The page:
We look everywhere for the purity revolution except right under our noses.

    • Tome708 says

      Elaborate please. This caught my attention. I have often sensed that much of leftism is what I call “feminization” I haven’t worked it all out yet, but sense you are referring to something similar.

      • C. Satwell says

        @Tome708–As Masha Gessen sees it: “In the current American conversation, women are increasingly treated as children: defenseless, incapable of consent, always on the verge of being victimized. This should give us pause. Being infantilized has never worked out well for women.”

        But their infantilization is surely a small price to pay for their greater purity?

      • Yes, gynocentrism is the taproot of the Left Tome. Intersectionalism and hysteria about minorities is a spin-off from the base gynocentric doctrines.

  11. Fickle Pickle says

    Referring to the very apt quote from Yeats one could very well say that his poetic statement very much applies to the political and cultural agendas and outcomes of the self-righteous zealots like Steve Bannon et al who via their very clever use of social media, especially Facebook, provided the necessary fear-and-loathing “drain-the-swamp” zeitgeist that resulted in the election of Donald Trump.
    Bannon wants to dismantle or even smash the administrative state, which if such a thing were accomplished, and even possible would definitely loosen mere anarchy on to the world stage.

    • derek says

      Funny, I see the unaccountable administrative state the manifestation of the Apparat in Soviet Russia. Self interested unaccountable bureaucrats who became the organized crime figures that have dominated the post Soviet era.

      I posit that every problem that the West faces now is fixing some cock up by government, and the first challenge to fixing the problem is overcoming the bureaucratic lethargy that sustains the problem.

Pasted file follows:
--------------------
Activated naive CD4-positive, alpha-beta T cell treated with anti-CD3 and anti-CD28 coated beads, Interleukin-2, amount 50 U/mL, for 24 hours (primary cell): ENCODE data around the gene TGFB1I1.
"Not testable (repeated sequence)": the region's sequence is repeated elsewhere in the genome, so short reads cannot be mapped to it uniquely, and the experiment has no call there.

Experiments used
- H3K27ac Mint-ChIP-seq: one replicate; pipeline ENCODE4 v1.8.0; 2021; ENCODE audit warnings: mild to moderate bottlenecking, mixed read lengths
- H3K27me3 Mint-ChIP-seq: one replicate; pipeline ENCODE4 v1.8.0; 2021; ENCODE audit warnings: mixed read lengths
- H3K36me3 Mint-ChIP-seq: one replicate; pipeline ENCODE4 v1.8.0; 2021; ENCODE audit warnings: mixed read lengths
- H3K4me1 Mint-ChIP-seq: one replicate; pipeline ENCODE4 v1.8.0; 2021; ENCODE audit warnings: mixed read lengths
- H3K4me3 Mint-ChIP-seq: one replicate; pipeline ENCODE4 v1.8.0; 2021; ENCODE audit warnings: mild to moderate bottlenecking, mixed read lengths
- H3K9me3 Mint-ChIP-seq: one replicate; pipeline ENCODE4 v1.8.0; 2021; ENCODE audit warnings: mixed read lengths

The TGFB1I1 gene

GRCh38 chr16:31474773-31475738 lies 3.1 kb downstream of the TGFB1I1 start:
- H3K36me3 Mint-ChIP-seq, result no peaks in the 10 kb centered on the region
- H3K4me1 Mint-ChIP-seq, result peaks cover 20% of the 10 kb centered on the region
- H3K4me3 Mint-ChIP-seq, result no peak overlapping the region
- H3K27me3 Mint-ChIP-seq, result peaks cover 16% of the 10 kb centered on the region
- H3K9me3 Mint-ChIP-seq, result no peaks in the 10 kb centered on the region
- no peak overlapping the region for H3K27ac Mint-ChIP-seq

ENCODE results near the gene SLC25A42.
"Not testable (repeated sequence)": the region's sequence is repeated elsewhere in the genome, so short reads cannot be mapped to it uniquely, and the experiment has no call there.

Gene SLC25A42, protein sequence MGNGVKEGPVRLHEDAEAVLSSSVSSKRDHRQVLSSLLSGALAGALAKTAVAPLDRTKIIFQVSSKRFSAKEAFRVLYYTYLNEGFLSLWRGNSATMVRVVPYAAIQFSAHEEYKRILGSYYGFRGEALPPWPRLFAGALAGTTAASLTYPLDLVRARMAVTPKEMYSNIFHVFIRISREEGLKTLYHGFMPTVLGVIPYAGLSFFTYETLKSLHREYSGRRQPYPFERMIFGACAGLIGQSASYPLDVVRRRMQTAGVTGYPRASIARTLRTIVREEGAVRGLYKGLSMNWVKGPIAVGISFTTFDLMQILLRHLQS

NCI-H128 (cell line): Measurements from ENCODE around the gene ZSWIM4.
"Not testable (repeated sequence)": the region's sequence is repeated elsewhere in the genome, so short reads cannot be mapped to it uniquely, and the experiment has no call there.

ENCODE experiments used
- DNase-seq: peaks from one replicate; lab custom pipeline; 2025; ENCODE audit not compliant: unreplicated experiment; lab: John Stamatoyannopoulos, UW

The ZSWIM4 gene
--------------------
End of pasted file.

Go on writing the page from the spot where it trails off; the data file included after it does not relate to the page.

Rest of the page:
I resent the fact that during my lifetime my taxes paid the wages and pensions of those who ran the Indian Residential Schools program which is responsible in part for the catastrophic social breakdown among indigenous populations. Powerful and capable politicians challenged that bureaucracy many times, and it continues doing the same over and over again.

  12. Seeing the illustration of the little red guard from Huang, above, makes me think of the 15 yr old Scandinavian girl in Katowice with her accusation of us, adults, to do almost nothing on climate change and environment destruction. But Nietzsche needs some adaptation here: to esteem youngsters who think as we adults do is not the corruptive thing here, no in this case it’s hiding behind their innocence and giving them the floor to soften our complete inability to act properly.

    • Her name: Greta Thunberg, her mother a famous opera singer, that explains maybe a lot of her presentation as a so-called teen!

  13. Martin28 says

    What were the motivations of these young people to commit these horrifying crimes? We often assume ideology, but I think that provides cover for baser emotions. Probably some Red Guards were simply sadists, they enjoyed hurting people. Others were probably bullied as children by classmates, or siblings, or parents. To become a bully yourself is to get revenge. But for all, the power of the mob is intoxicating, especially if that is accompanied by feelings of nobility. To exercise tremendous power and to feel like you are absolutely doing the right thing, that must feel really good. What is one not capable of doing with that combination of feelings, especially if you consider yourself to be the true victim, not the person you are genuinely tormenting.
    Now we get to today’s social justice activists. They experience the same power to bully and attack, often damaging people lives and reputations, while at the same time feeling that they themselves are the victims, and they are fighting the good fight in defense of other victims. This is an intoxicating set of emotions. It allows them, very easily, to justify their own cruelty.

    • Psychologists have carried out experiments on how far just ordinary, nice and good willing people can do if asked to join a ” medical” experiment, in which obviously sadistic and cruel assistance was required. The results of this experiment were quite unbelievable and disgusting, but the truth, and led to much comments in the media on human nature by specialists and the public at large. The best thing to do here is: take notice of philosopher Hobbes on human nature, and avoid similar situations in real life and society, maybe, Mao knew all this, and just let it go because feeling his power was lingering.